PWS ENHANCED BUFFER TUBE WITH RATCHETING ENDPLATE AND CASTLE NUT

For the past few months, I have been slowly building a MK12 clone….ish. I didn’t want it to be an exact clone to the military rifles, but I wanted something that paid tribute to the rifle and to the NSW (Naval Special Warfare) type rifles. Since the MK12 came out, the technology has increased 10-fold. Better materials, lighter, stronger, you name it, things have improved. So after speaking with Roy over at Brownells, he sent over a few items, and respectively each item will be reviewed.

For the buffer system I chose the Primary Weapons Systems (PWS) enhanced buffer tube with ratcheting castle nut and endplate. I chose this for several reasons and the features. It weighs 1 ounce less than a milspec tube, fluted buffer tube, drain holes and for the castle nut and endplate. Weight is crucial for me, as having a bad back, toting rifles for a long distance tends to hurt. Ounces equal pounds, pounds equal pain.

The buffer tube as mentioned has fluting along the body which helps with clearing debris from the stock and buffer tube, which can be an issue in desert or sandy environments. Along with the fluting you have decent sized drain holes, which living in Florida where it rains almost daily is important to me if I shoot in all weather conditions. Also having the fluting and drain holes in a saltwater environment is very crucial as salt water will tear up a lot of stuff. The fast it gets drained the better to prevent corrosion.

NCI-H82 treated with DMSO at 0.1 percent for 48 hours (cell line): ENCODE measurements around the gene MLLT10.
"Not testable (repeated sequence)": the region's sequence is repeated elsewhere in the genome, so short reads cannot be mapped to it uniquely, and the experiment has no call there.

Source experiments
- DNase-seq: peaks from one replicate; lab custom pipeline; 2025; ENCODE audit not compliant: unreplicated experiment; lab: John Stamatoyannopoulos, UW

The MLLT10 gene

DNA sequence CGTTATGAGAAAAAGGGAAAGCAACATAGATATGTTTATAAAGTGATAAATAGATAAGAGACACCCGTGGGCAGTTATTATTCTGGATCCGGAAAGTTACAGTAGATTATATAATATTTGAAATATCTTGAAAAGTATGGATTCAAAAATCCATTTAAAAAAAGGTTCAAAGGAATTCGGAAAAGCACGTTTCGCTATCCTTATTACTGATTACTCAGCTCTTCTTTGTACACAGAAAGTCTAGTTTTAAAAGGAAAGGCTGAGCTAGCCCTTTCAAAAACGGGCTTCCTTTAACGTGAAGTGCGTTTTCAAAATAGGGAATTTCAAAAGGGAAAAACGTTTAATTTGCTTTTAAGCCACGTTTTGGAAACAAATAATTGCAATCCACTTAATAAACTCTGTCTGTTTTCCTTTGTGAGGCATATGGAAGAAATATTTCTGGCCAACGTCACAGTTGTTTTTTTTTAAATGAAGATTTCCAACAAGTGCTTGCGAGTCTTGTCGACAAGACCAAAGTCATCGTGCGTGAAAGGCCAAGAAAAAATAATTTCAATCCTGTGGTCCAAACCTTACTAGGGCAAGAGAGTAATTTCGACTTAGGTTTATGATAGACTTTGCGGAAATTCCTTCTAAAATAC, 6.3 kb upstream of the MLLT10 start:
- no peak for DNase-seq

My favorite part of the kit is the ratcheting endplate and castle nut design. This gives you the strength of a staked castle nut without staking it. This is a huge benefit since normally once you stake a castle nut, the endplate will have to be replaced if you have to remove the buffer assembly. The one thing I noticed with the PWS endplate and castle nut VS milspec is that even when the castle nut isn’t in the final torqued position, it is nearly impossible to turn by hand, thanks to the ratchet system. Milspec parts once broken free spin easily by hand, and this means the PWS is more secure even if the castle nut backs off slightly.

Now, to the price, this is roughly double the price for a full buffer assembly, but it does not come with a buffer or spring. I am always budget minded and would have never purchased this kit prior because of the price. After lots of use and experience with it, it is by far the best option for any build. Stack on a Geissele braided buffer spring and buffer and you will have the best buffer assembly you can get.

CLICK THIS LINK TO GET YOUR PWS BUFFER ASSEMBLY FROM BROWNELLS

Brownells.com

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